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Outline Introduction
• Hydrocracking Chemistry
• Hydrogen consumption
• Hydrocracking process
• Conclusion
Introduction
• A process similar to catalytic cracking in
its industrial purpose but effected under
hydrogen pressure and on a catalyst
• > Purpose: process gas oil to break
carbon- carbon bonds of large aromatic
compounds
• » Hydrogenation (addition of hydrogen)
» Cracking (aromatic bonds
INRODUCTION
Hydrocracking does a better job of
processing aromatic rings without coking
than catalytic cracking Hydrogen used to
hydrogenate aromatics Hydrocracking not as
attractive as delayed coking for resids high in
resins, asphaltenes poison hydroprocessing
catalysts
 Feeds require large amounts of hydrogen
Hydrocracker Feeds

Typical feeds Cat cracker "cycle oil“


1. *Highly aromatic with sulfur, small ring, catalyst fines
2. *Hydrocracked to form high yields of jet fuel, kerosene,
diesel,

 Gas oil from visbreaker


1. * Aromatic Gas oil from the delayed coker
2. *Aromatic, olefinic, with sulfur Usually more
economical to route atmospheric 8 vacuum gas oils
to the cat cracker to produce primarily gasoline &
some diesel
Hydrocracker Products

 Products Hydrocracking primarily to make


distillates Intent is to minimize the production of
heavy fuel oil
 Light ends are approximately 5% of the feed.
 Middle distillates (kerosene, jet fuel, diesel)
Hydrocracking Chemistry
Cracking reactions
 Saturated paraffins cracked to
form lower molecular weight olefins
& paraffins
 Side chains cracked off small ring
aromatics & cycloparaffins
(naphthenes)
Hydrocracking Chemistry

 Hydrogenation reactions
 Exothermic giving heat
 Hydrogen inserted to saturate newly formed
molecule from aromatic cracking
 Olefins are saturated to form light hydrocarbons
especially butane (naphthenes)
 Aromatic rings hydrogenated to cycloparaffins
 Carbon-carbon bonds cleaved to open aromatic
&cycloparaffins (naphthenes) rings
Hydrocracker Products

 Products Hydrocracking primarily to make


distillates Intent is to minimize the production of
heavy fuel oil
 Light ends are approximately 5% of the feed.
 Middle distillates (kerosene, jet fuel, diesel)
Hydrocracking Catalysts
Hydrocracking catalysts generally a
crystalline silica alumina base
Catalysts susceptible to sulfur poisoning if
hydrogen sulfide is present in large
quantities
• Catalysts not affected by ammonia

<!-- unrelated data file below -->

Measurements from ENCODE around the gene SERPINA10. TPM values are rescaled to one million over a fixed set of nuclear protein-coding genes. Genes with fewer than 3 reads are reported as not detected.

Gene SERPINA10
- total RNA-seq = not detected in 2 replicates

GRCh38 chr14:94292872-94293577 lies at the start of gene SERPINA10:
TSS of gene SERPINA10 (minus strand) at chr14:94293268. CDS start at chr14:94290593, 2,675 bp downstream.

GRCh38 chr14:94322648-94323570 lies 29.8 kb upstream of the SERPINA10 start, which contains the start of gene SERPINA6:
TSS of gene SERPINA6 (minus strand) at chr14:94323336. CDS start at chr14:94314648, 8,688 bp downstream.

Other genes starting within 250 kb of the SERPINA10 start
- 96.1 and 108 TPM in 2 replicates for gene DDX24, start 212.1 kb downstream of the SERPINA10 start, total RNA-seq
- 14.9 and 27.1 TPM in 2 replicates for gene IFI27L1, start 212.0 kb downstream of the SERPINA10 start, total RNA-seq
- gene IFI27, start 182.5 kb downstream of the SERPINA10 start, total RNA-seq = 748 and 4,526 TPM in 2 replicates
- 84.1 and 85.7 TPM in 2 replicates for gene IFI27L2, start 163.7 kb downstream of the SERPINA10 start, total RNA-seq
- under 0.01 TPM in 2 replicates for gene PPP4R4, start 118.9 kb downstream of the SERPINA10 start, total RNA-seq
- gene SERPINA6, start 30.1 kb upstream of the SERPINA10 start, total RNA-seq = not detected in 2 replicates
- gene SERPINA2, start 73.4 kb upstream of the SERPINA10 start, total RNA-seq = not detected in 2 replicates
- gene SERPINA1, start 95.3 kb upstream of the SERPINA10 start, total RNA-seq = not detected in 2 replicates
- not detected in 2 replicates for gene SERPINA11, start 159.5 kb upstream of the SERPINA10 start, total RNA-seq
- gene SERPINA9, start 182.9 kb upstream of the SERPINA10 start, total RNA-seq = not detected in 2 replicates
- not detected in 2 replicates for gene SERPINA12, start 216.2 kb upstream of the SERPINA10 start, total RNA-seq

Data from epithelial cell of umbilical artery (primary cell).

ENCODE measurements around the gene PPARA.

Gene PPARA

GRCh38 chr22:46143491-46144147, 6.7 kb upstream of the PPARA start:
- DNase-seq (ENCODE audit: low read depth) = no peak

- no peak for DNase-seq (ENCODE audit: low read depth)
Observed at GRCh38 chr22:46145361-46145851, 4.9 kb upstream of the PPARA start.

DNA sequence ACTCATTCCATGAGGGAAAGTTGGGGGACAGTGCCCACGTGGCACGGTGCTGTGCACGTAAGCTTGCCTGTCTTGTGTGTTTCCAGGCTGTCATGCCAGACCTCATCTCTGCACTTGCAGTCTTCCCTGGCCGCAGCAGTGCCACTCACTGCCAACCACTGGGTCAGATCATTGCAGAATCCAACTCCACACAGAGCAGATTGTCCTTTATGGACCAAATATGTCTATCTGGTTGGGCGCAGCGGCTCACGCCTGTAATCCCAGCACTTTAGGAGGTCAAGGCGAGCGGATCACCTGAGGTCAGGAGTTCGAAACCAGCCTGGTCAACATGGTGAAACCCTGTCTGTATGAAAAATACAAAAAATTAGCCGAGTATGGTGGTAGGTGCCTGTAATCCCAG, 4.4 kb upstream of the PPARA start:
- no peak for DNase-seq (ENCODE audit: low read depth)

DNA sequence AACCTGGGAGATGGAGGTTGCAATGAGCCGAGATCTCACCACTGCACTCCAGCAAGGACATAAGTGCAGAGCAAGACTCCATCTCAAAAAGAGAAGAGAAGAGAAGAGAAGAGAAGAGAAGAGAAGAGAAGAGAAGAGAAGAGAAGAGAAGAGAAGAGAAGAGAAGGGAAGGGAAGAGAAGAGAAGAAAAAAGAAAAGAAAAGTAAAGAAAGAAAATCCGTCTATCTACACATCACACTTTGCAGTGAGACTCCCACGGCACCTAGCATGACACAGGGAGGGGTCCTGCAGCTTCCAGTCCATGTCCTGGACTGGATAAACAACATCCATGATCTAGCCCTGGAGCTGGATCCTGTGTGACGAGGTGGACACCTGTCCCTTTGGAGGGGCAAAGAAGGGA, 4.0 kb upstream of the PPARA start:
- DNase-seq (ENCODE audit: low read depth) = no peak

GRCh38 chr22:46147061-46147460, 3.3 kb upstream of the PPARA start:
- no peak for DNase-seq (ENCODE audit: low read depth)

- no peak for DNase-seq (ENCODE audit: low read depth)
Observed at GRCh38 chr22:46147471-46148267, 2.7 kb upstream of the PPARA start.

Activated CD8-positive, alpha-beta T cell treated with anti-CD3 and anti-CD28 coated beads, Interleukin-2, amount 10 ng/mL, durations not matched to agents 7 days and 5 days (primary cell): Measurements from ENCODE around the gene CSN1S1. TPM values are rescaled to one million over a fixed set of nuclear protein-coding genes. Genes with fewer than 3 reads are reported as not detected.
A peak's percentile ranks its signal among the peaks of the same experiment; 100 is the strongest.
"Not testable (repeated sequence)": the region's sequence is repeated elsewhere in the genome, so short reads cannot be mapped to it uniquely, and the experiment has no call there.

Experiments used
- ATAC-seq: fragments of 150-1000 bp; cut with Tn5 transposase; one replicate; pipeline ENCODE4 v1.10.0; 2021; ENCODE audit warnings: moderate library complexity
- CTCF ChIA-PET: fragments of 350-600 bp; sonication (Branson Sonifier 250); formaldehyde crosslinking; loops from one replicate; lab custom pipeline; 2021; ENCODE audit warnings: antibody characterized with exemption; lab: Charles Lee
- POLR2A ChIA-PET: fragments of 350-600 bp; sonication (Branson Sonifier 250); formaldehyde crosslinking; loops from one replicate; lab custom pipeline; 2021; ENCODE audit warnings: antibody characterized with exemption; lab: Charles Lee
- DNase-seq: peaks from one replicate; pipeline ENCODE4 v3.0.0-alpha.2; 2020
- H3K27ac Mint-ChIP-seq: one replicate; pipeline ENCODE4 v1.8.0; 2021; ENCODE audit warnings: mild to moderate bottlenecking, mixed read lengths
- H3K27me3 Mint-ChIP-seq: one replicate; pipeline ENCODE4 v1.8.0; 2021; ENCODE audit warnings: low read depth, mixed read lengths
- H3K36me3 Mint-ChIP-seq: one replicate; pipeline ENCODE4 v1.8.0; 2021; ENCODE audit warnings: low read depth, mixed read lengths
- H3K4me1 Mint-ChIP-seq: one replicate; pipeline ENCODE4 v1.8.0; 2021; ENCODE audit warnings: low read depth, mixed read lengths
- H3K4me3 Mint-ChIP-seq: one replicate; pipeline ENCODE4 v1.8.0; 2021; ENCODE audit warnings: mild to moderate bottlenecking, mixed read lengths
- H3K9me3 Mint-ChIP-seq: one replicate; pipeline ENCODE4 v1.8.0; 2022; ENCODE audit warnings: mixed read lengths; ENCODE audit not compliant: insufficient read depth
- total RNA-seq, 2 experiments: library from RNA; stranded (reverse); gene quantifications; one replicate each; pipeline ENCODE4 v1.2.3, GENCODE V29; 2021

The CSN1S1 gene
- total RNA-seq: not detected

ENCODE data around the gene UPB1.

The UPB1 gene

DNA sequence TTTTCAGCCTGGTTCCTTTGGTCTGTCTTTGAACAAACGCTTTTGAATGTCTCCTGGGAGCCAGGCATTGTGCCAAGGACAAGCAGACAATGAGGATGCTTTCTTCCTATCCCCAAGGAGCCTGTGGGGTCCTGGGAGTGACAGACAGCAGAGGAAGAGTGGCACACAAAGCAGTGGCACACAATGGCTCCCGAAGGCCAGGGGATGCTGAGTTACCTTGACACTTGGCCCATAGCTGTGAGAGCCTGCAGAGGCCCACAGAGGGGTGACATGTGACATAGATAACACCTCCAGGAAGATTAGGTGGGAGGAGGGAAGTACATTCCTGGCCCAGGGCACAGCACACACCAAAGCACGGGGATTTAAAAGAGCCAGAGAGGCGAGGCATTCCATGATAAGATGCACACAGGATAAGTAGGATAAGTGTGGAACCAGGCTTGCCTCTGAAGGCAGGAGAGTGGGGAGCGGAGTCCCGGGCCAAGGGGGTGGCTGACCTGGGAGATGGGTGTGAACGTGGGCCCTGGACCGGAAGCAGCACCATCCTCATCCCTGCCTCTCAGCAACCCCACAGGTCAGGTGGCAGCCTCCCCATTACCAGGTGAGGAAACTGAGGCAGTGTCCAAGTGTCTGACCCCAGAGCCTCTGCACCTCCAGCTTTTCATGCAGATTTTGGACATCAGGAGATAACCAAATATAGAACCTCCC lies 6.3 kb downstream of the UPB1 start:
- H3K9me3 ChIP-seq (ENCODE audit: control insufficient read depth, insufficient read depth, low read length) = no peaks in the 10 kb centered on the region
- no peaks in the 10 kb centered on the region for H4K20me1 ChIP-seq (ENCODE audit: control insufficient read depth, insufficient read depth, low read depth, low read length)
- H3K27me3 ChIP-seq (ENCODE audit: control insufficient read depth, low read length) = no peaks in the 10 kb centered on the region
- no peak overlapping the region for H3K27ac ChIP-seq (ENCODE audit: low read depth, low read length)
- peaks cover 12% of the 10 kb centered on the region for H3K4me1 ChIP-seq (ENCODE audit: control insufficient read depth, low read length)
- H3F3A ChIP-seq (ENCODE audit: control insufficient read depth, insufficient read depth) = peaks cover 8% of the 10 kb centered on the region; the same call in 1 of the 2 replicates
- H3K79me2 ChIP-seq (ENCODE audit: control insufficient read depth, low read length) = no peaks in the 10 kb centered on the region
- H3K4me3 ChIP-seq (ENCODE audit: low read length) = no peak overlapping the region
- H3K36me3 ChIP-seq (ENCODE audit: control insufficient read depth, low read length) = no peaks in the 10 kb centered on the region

• Sometimes necessary to remove moisture
to protect the catalyst
Catalyst Deactivation & Regeneration
Catalysts deactivate & coke does form
even with hydrogen present
» Hydrocrackers require periodic
regeneration of the fixed bed catalyst
systems
Effect of Process Variables on
Hydrocracking
 Severity
• Mild operation for diesel or fuel oil
from heavy gas oll
• Severe operation for kerosene or
naphtha from a light gas oil
 Temperature
• Temperature not used to increase
severity >> Temperature adjusted to
offset decline in catalyst
• activity >> Consider 650°F to 750°F
as a descriptor of mild operations &
750°F to 850°F for severe operations
Effect of Process Variables on Hydrocracking

 Pressure & Hydrogen Consumption


• Lower operating pressure: 1,200 psig:
hydrogenconsumption 1,000 - 2,000 scf/bbl
• More severe operations to destroy heavier components
& open rings: 2,000 psig: 2,000 to 3,000 scf/bbl or more
 These hydrogen consumptions primarily
for the hydrocracking reactions with low sulfur removal &
olefin/aromatic saturation
• Mild or severe hydrocracking with extensive
desulfurization or olefin/aromatic saturation willincrease
hydrogen consumption, possibly by 25%
Hydrocracking Process Description
 Single stage or two stage processes
• Severity of the operation
• Products desired
• Nature of the feedstock
• feed pretreating for contaminant removal

 Two extremes
• Mild one stage hydrocracking system
• Severe two stage operation
Catalytic hydrocracking process
Conclusion

 The process involves two


reactions(cracking +
hydrogenation)
 It consumes a lot of hydrogen to
saturate aromatic
> Produce products in Kerosene
range (larger) than gasoline.